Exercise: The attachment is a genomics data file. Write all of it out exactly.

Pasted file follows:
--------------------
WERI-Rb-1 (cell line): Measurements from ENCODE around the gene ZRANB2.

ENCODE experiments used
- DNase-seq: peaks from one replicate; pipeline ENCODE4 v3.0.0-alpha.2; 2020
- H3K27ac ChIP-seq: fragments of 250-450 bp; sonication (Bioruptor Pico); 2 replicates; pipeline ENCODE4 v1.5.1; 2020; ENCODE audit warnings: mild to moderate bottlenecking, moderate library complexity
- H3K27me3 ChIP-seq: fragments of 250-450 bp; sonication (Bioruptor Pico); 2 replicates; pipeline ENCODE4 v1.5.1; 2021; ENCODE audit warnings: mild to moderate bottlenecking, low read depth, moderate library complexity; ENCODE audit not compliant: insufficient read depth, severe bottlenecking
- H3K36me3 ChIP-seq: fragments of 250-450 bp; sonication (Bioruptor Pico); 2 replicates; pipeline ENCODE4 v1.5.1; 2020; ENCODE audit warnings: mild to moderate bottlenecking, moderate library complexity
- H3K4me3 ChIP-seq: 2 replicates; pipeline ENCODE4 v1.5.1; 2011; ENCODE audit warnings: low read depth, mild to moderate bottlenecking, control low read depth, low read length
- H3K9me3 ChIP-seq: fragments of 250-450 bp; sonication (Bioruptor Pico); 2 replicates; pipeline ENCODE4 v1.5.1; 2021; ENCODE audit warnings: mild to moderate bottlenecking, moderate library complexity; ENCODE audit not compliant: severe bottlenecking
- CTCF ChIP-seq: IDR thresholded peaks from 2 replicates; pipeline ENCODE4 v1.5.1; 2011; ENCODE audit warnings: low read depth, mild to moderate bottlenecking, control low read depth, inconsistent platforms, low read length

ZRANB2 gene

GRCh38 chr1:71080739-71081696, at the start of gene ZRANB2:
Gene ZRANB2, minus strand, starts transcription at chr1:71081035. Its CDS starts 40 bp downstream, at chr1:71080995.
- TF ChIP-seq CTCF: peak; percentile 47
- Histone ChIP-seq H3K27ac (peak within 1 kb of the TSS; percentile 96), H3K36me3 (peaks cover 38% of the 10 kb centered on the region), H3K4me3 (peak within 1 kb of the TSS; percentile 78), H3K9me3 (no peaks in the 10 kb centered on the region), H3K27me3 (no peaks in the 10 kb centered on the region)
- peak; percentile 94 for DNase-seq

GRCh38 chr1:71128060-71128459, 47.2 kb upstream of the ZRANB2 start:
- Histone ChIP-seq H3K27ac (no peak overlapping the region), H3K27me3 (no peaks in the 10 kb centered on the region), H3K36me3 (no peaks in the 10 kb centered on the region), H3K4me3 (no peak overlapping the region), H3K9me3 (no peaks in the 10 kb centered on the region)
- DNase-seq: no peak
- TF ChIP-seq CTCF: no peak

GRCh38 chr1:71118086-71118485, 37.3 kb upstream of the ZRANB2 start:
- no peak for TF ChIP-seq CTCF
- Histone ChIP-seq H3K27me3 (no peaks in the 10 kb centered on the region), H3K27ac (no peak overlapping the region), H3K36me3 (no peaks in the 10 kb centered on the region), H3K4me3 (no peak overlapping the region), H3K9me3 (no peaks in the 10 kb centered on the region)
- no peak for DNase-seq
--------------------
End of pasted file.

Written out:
WERI-Rb-1 (cell line): Measurements from ENCODE around the gene ZRANB2.

ENCODE experiments used
- DNase-seq: peaks from one replicate; pipeline ENCODE4 v3.0.0-alpha.2; 2020
- H3K27ac ChIP-seq: fragments of 250-450 bp; sonication (Bioruptor Pico); 2 replicates; pipeline ENCODE4 v1.5.1; 2020; ENCODE audit warnings: mild to moderate bottlenecking, moderate library complexity
- H3K27me3 ChIP-seq: fragments of 250-450 bp; sonication (Bioruptor Pico); 2 replicates; pipeline ENCODE4 v1.5.1; 2021; ENCODE audit warnings: mild to moderate bottlenecking, low read depth, moderate library complexity; ENCODE audit not compliant: insufficient read depth, severe bottlenecking
- H3K36me3 ChIP-seq: fragments of 250-450 bp; sonication (Bioruptor Pico); 2 replicates; pipeline ENCODE4 v1.5.1; 2020; ENCODE audit warnings: mild to moderate bottlenecking, moderate library complexity
- H3K4me3 ChIP-seq: 2 replicates; pipeline ENCODE4 v1.5.1; 2011; ENCODE audit warnings: low read depth, mild to moderate bottlenecking, control low read depth, low read length
- H3K9me3 ChIP-seq: fragments of 250-450 bp; sonication (Bioruptor Pico); 2 replicates; pipeline ENCODE4 v1.5.1; 2021; ENCODE audit warnings: mild to moderate bottlenecking, moderate library complexity; ENCODE audit not compliant: severe bottlenecking
- CTCF ChIP-seq: IDR thresholded peaks from 2 replicates; pipeline ENCODE4 v1.5.1; 2011; ENCODE audit warnings: low read depth, mild to moderate bottlenecking, control low read depth, inconsistent platforms, low read length

ZRANB2 gene

GRCh38 chr1:71080739-71081696, at the start of gene ZRANB2:
Gene ZRANB2, minus strand, starts transcription at chr1:71081035. Its CDS starts 40 bp downstream, at chr1:71080995.
- TF ChIP-seq CTCF: peak; percentile 47
- Histone ChIP-seq H3K27ac (peak within 1 kb of the TSS; percentile 96), H3K36me3 (peaks cover 38% of the 10 kb centered on the region), H3K4me3 (peak within 1 kb of the TSS; percentile 78), H3K9me3 (no peaks in the 10 kb centered on the region), H3K27me3 (no peaks in the 10 kb centered on the region)
- peak; percentile 94 for DNase-seq

GRCh38 chr1:71128060-71128459, 47.2 kb upstream of the ZRANB2 start:
- Histone ChIP-seq H3K27ac (no peak overlapping the region), H3K27me3 (no peaks in the 10 kb centered on the region), H3K36me3 (no peaks in the 10 kb centered on the region), H3K4me3 (no peak overlapping the region), H3K9me3 (no peaks in the 10 kb centered on the region)
- DNase-seq: no peak
- TF ChIP-seq CTCF: no peak

GRCh38 chr1:71118086-71118485, 37.3 kb upstream of the ZRANB2 start:
- no peak for TF ChIP-seq CTCF
- Histone ChIP-seq H3K27me3 (no peaks in the 10 kb centered on the region), H3K27ac (no peak overlapping the region), H3K36me3 (no peaks in the 10 kb centered on the region), H3K4me3 (no peak overlapping the region), H3K9me3 (no peaks in the 10 kb centered on the region)
- no peak for DNase-seq